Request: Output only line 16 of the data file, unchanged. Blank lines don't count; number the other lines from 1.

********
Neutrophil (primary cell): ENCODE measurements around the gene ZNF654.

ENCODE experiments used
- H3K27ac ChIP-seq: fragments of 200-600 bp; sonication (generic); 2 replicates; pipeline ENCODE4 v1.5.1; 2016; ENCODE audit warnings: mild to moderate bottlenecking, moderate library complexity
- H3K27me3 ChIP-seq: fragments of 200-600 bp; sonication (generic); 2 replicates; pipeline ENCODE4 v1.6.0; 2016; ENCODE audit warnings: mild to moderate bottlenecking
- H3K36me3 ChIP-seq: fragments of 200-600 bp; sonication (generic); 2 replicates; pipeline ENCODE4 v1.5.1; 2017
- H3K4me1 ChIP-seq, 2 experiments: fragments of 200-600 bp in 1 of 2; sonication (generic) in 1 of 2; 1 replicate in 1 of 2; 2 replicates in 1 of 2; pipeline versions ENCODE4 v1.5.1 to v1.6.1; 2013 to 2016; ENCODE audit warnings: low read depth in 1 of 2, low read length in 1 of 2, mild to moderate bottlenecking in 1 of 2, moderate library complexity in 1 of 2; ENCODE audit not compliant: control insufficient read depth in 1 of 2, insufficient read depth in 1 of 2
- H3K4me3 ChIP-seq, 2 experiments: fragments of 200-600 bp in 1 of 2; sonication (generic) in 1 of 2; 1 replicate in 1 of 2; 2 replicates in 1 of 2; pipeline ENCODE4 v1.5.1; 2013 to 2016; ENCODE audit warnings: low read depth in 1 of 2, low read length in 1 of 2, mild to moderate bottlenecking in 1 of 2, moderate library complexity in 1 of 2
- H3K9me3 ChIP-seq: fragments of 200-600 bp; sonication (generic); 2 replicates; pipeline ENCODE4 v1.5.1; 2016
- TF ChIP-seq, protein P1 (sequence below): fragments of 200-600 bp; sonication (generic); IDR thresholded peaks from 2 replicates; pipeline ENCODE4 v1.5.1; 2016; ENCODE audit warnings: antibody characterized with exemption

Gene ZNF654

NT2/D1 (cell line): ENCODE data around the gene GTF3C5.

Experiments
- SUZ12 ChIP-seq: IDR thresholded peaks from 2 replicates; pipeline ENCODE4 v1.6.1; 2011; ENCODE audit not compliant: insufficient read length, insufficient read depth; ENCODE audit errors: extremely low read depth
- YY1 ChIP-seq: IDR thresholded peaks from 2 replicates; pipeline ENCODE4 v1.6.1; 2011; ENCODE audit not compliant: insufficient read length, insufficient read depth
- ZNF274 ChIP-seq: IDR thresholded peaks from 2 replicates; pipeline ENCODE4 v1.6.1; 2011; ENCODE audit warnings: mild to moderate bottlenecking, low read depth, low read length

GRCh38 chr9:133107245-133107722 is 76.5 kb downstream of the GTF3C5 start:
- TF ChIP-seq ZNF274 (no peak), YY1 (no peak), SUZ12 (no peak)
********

GRCh38 chr9:133107245-133107722 is 76.5 kb downstream of the GTF3C5 start: